Saturday, March 12, 2011

Things to Consider When Building an Association Management Company (AMC)

By Molly Lopez, CAE – President/Owner

The ASAE Building an Association Management Company program was held last month at Mohegan Sun in Uncasville, CT.

I remember the first time I attended this program in 1999, when I bought my association management company. Attending this year as a seasoned program volunteer, I still continue to learn from experienced and new professionals in our industry. That is the great thing about the AMC community; we share great ideas and lessons learned.

The audience was made up of 29 individuals who are thinking about starting an association management company and not sure where to begin, and those who have recently launched an AMC but are struggling to grow or revive their business. It was refreshing to meet the attendees. Their energy was contagious!

An information-packed agenda included practical information on industry standards and best practices, management skills, legal and insurance safeguards, facilities and staff selection and much more. An overview of the program is outlined below:

Getting Started:
Developing a business plan
Which organizational structure is right for your firm, business models
Models for structuring management fees, service charges, client expenses

Effective Operations:
Key operational services
Record keeping
Financial management, accounting, internal controls and reporting
Tax law
Policy and operations manuals
Client/AMC relationships, scope of service, different models, engagement strategies

Key Legal Issues:
Insurance coverage
Confidentiality, disclosure and other professional ethics
Client contracts

Establishing Your Brand:
Developing and executing a marketing plan
Brand management and appealing to target audiences
Diversifying market share and establishing your AMC’s niche
Utilizing social media to promote your AMC

Capturing Business:
Developing request for proposal leads
The RFP process
Preparing proposals and making presentations

Growth Strategies & Resources:
Transitions and growth
Funding of staff professional development and certifications

For further information about the program, or if you want me to connect you with key speakers assigned to each content area, please don’t hesitate to email me at

Wednesday, March 9, 2011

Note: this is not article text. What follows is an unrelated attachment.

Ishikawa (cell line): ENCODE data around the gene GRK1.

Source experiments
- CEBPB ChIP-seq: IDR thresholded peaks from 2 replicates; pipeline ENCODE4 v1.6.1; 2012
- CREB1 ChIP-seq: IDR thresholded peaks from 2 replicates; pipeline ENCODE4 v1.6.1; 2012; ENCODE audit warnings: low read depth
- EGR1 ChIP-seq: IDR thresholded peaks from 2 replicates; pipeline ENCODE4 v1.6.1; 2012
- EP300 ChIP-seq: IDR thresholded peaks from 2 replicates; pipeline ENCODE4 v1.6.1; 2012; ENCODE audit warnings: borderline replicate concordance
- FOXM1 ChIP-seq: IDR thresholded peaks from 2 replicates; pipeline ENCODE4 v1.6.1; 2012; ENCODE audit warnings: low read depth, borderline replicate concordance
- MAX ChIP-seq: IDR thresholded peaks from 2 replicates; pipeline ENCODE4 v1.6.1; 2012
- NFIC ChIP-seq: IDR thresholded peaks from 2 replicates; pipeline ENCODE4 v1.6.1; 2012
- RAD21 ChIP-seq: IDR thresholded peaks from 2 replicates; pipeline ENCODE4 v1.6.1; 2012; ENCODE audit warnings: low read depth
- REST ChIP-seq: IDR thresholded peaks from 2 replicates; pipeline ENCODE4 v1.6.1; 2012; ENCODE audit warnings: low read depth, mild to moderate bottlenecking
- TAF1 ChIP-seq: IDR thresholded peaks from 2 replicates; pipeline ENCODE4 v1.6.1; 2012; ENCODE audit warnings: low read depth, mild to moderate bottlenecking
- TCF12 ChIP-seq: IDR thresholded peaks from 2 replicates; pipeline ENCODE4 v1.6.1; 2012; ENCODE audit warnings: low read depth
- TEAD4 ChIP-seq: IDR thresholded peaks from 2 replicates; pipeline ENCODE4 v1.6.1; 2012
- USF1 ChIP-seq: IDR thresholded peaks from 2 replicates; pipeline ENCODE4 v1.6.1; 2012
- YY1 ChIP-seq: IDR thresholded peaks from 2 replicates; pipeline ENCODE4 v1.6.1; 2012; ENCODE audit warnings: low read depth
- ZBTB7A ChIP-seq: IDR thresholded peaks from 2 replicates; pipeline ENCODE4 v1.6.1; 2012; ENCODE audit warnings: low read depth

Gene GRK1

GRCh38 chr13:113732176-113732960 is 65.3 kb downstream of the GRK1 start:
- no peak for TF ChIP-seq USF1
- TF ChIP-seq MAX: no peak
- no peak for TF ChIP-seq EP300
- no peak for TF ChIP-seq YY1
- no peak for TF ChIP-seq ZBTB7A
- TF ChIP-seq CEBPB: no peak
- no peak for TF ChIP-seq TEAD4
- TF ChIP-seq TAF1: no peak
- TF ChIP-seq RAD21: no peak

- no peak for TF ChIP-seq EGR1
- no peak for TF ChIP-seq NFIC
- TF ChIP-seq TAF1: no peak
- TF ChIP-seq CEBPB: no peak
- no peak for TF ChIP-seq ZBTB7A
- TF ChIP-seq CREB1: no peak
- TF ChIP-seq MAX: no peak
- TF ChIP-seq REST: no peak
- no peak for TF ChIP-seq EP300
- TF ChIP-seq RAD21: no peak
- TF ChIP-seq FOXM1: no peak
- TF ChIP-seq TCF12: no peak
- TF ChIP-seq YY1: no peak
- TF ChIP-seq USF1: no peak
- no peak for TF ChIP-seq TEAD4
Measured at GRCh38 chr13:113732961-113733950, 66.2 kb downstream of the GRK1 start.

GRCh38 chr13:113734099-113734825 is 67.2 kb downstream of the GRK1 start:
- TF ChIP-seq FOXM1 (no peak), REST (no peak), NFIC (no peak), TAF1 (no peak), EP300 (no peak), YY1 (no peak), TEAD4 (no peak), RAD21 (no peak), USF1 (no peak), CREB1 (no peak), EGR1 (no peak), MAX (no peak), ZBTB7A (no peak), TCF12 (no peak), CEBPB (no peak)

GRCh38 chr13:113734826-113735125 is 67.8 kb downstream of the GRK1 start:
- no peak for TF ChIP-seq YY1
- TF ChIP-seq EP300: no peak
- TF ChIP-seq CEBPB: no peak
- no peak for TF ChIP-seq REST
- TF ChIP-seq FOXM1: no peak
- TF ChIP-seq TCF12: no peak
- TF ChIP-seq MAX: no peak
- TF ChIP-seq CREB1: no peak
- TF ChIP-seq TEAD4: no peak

New Talent – A Company’s Ongoing Talent Search Plan

By Molly Lopez, CAE, President/Owner

I had the opportunity to participate in a panel presentation at the AMC Institute 2011 Annual Meeting, alongside representatives from mid-size and large association management companies (AMCs). The topic of our presentation was, “Bringing New Talent into the AMC Fold.” The audience was made up of 200+ fellow AMC owners and suppliers who provide leadership, guidance, expertise and services to trade and professional associations around the world.

Because this information is transferrable to any business looking to grow and keep their talent pipeline full, several individuals asked me to post my handout from that session for access through Association Management, Ltd.’s blog and Facebook page.

Click here to read more.

Please follow our company twitter at and become a Facebook fan at

Wednesday, March 2, 2011

That’s My Story, And I’m Sticking To It!

By Molly Lopez, CAE, President/Owner

I attended a MAGICAL session at the AMC Institute on “Building a Business Through Storytelling,” by Disney Institute Facilitator Sharon Pleggenkuhle.

I would highly recommend looking into this speaker for a convention or event. You can visit for more information.

Below are a few take-aways from that session that will help EVERYONE in business today to tell their story:

1. Storytell your culture (history, traditions, organizational identity).

2. Storytell your business practices (year in review, continuous improvement, quality service).

3. Stories should have a clear beginning, middle and end.

4. Stories should move listeners through: set up, action, outcome and lesson/point of story.

5. Dynamic tension (energy) makes storytelling engaging. Develop this through conflict, suspense, expectancy, competition, and marketplace.

6. Use of characters projects values, builds trust, incites passion and belief, shows knowledge, creates fairness.

7. Tone impacts and influences. Tones are sincere, candid/transparent, pleasant, not condescending.

8. Mood sets the desired outcome of the story. Inspirational (hope), motivational (act), and transformational (change).

9. Techniques:
- Make sure pace of speech is comfortable and facial expressions are inviting.
- Make eye contact with listeners.
- Listeners have no frame of reference, make them comfortable with important details of the story.

10. Dos & Don’ts:
- Ordinary down-to-earth language speaks to people.
- Choose length wisely.
- Be careful not to claim someone else’s story as your own.
- Do use inclusive language.
- D0 practice.
- Don’t begin a story with “I want to tell you a story.”
- Don’t say “this is a really funny story.”
- Don’t muddle a story with statistics.
- D0 focus on actions.